A head cold apparently does more than give you a runny nose or a bad cough. It affects your brain, according to a recent study.
“Muddled thinking” and “feeling of malaise” may be caused by changes in the brain itself, not “cold symptoms” themselves,” according to The Wall Street Journal.
The Journal Tuesday reported on a study that was published in Brain, Behavior and Immunity. That research found that a cold can impact brain functions such as attention, “behavior and cognitive function,” The Journal wrote, “even when symptoms aren’t present.”
In the study, researchers measured mental functioning in 189 subjects in the United Kingdom before and after they got head colds, The Journal said. Of that group, 48 subjects came down with colds. They, along with those that didn’t get ill, were tested twice.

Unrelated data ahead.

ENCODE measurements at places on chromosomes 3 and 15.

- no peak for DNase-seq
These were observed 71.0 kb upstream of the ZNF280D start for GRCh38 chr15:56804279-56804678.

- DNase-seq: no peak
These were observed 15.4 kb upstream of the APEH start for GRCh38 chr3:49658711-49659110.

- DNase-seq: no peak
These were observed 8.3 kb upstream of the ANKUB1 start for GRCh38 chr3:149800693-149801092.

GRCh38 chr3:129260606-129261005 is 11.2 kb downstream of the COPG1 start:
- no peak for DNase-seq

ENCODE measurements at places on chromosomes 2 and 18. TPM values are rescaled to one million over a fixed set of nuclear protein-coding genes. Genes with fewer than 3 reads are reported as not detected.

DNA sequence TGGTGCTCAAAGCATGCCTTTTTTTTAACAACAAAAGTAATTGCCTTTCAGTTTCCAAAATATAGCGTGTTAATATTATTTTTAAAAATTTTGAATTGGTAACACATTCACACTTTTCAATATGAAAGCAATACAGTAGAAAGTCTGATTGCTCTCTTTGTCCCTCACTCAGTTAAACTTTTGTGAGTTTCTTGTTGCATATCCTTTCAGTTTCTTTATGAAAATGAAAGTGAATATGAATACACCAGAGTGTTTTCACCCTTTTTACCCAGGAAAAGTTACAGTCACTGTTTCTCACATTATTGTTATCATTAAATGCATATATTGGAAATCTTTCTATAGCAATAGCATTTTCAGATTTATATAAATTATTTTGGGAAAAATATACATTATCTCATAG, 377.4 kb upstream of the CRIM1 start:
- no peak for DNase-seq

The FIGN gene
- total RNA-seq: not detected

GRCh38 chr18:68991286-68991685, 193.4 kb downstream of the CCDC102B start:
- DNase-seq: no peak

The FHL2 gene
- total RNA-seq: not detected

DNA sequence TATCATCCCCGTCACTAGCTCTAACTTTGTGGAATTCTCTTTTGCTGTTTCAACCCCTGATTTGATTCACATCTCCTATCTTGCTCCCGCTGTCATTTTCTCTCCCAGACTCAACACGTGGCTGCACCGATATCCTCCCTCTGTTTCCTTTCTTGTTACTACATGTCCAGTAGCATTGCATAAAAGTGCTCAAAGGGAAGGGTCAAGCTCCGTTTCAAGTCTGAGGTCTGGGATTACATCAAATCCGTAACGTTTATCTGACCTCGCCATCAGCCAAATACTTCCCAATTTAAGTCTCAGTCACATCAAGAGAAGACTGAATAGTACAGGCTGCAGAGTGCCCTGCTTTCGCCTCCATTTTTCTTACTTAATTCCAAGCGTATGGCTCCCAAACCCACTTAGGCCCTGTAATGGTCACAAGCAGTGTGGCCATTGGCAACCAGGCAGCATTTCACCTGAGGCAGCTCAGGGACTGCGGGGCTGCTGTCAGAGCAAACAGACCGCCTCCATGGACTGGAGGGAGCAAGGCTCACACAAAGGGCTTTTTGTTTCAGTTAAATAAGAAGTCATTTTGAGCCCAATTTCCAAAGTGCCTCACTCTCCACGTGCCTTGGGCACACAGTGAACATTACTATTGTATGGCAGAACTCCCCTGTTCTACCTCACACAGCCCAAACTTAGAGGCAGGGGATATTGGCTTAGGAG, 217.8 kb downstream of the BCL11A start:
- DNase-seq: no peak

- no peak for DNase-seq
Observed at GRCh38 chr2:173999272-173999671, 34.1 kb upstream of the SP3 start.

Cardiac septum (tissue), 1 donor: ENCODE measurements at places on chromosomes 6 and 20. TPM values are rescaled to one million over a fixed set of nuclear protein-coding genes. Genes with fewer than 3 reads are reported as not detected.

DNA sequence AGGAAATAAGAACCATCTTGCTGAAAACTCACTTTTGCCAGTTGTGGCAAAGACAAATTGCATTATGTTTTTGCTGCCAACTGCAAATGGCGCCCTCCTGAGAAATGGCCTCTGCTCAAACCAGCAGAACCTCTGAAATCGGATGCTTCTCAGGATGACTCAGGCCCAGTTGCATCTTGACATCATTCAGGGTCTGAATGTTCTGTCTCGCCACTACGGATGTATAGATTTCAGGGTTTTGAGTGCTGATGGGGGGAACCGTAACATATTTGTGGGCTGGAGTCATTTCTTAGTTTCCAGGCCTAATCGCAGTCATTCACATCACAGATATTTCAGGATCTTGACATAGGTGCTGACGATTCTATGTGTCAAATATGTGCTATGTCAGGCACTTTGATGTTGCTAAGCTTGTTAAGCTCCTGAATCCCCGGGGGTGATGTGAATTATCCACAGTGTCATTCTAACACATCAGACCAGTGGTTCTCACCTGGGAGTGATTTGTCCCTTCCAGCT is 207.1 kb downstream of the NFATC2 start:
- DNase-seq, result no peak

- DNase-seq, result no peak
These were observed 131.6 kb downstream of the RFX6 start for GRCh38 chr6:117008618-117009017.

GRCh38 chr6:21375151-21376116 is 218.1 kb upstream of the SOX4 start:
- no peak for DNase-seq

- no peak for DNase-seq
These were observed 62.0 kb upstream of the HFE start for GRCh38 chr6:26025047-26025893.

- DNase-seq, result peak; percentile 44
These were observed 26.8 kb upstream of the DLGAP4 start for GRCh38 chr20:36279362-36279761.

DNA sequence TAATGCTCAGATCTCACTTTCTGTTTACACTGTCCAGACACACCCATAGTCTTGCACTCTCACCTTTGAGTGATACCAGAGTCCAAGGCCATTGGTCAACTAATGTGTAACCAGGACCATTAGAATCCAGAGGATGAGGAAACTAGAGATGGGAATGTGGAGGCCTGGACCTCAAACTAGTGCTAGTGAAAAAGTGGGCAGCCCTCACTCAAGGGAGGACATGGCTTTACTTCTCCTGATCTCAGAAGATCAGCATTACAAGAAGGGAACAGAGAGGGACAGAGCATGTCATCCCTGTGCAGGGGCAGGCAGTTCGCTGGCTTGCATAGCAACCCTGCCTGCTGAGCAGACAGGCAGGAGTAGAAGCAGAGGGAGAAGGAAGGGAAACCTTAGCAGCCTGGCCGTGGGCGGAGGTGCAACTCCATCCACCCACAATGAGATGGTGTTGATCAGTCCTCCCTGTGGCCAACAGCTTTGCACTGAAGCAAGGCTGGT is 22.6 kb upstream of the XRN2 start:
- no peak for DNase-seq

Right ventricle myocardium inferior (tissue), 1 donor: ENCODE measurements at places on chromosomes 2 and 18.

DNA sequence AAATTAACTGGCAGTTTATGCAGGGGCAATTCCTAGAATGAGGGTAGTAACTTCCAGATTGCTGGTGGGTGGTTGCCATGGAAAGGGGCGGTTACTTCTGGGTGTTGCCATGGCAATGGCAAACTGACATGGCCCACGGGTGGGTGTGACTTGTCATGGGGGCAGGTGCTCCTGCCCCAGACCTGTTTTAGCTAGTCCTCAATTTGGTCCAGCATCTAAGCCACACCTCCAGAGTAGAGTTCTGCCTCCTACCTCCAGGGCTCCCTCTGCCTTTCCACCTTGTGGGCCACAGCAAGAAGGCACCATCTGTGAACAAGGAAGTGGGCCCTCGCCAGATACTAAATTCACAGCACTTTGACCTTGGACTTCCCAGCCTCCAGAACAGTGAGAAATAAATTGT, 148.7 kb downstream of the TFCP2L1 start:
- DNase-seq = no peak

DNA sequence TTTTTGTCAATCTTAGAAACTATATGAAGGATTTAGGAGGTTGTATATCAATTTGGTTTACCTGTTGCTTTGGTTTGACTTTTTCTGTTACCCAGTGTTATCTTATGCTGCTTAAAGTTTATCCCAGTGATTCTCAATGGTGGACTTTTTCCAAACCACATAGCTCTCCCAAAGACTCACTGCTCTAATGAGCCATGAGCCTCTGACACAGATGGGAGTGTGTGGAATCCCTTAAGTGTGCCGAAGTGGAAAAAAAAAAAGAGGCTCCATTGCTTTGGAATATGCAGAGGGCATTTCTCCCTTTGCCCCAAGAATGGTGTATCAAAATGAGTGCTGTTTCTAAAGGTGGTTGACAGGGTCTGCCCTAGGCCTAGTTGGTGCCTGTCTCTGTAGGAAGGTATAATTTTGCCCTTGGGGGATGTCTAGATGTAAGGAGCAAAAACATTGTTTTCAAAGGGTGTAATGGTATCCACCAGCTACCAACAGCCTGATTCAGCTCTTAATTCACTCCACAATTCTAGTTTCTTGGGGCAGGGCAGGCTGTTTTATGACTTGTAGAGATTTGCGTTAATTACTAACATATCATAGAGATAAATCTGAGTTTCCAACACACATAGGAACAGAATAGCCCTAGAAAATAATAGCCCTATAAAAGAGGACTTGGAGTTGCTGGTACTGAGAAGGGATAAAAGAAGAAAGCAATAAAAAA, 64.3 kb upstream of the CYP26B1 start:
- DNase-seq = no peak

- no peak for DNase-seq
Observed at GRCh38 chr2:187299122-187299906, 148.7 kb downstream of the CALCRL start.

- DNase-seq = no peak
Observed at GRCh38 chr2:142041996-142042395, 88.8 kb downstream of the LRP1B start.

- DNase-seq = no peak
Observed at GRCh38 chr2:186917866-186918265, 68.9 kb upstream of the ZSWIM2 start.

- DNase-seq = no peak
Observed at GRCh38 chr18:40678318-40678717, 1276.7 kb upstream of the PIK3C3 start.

Scientists found that there were meaningful differences in such measures as alertness, well-being, memory and reaction time between those who had colds and those who didn’t, according to The Journal.
Yet researchers didn’t see a real link between cold symptoms such as a runny nose and mood changes, for example. That would seem to indicate that the symptoms aren’t linked to — or the causes of — the changes detected in the tests, The Journal said.
Additional research could try to determine if things such as “psychomotor slowing during a cold,” according to The Journal, could be caused “inflammatory proteins and neurotransmitter changes in the brain.”